American biologist, (1931 – ), New York, New York, USA
Areas of Specialization: Microbiology
Hamilton Smith, M. D., is a microbiologist, distinguished professor and scientific director of Synthetic Biology & Bioenergy at the J. Craig Venter Institute (JCVI) in San Diego, California. He earned a B.A. in mathematics from the University of California, Berkeley in 1952 and a M.D. from Johns Hopkins University in 1956. He interned at Barnes Hospital in St. Louis and completed a Medical Residency at the Henry Ford Hospital in Detroit, Michigan. From 1962 to 1967 he did a fellowship in the Human Genetics department, University of Michigan, Ann Arbor. From 1967 to 1998 he was Professor of Molecular Biology and Genetics, Johns Hopkins University School of Medicine.
He is co-credited with discovering Hindll, the first type II restriction enzyme and his work with DNA methylases and bacterial host restriction. He went on to earn, with Werner Arber and Daniel Nathans, a Nobel Prize in Physiology or Medicine, for their work on type II restriction enzymes.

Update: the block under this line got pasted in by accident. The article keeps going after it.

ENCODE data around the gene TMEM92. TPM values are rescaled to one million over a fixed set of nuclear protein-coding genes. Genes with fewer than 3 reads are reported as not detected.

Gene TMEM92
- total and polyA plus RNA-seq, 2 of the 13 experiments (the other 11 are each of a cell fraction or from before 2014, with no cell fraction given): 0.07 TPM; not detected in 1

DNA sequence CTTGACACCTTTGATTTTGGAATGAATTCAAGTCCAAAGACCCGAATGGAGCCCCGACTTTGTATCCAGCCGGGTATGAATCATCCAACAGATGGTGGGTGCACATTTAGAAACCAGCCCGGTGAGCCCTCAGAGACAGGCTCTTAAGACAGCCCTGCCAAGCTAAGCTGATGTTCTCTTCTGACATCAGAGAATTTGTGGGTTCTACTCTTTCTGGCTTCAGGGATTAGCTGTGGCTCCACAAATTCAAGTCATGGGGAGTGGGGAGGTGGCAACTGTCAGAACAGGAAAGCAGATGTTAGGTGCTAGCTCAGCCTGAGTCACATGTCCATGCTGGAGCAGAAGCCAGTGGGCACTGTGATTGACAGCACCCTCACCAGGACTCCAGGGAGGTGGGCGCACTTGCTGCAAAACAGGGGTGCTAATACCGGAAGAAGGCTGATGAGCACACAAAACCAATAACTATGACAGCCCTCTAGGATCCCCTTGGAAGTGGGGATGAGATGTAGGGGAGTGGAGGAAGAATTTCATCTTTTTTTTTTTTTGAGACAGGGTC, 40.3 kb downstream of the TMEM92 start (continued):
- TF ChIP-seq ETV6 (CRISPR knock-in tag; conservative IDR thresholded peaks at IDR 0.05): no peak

His later work has focused on genomics. He contributed to the first sequencing of a bacterial genome, and was instrumental in the mapping of the human genome. While working with the J. Craig Venter Institute, he has worked on the creation of partially synthetic life.
Most recently, Smith has been focusing on better understanding the genetic requirements for minimal bacterial life, as well as the mechanism of DNA cassette insertional mutagenesis in yeast.
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According to Wikipedia,
Hamilton Othanel Smith is an American microbiologist and Nobel laureate. Smith was born on August 23, 1931, and graduated from University Laboratory High School of Urbana, Illinois. He attended the University of Illinois at Urbana-Champaign, but in 1950 transferred to the University of California, Berkeley, where he earned his B.A. in Mathematics in 1952 . He received his medical degree from Johns Hopkins School of Medicine in 1956. Between 1956 and 1957 Smith worked for the Washington University in St. Louis Medical Service. In 1975, he was awarded a Guggenheim Fellowship he spent at the University of Zurich.
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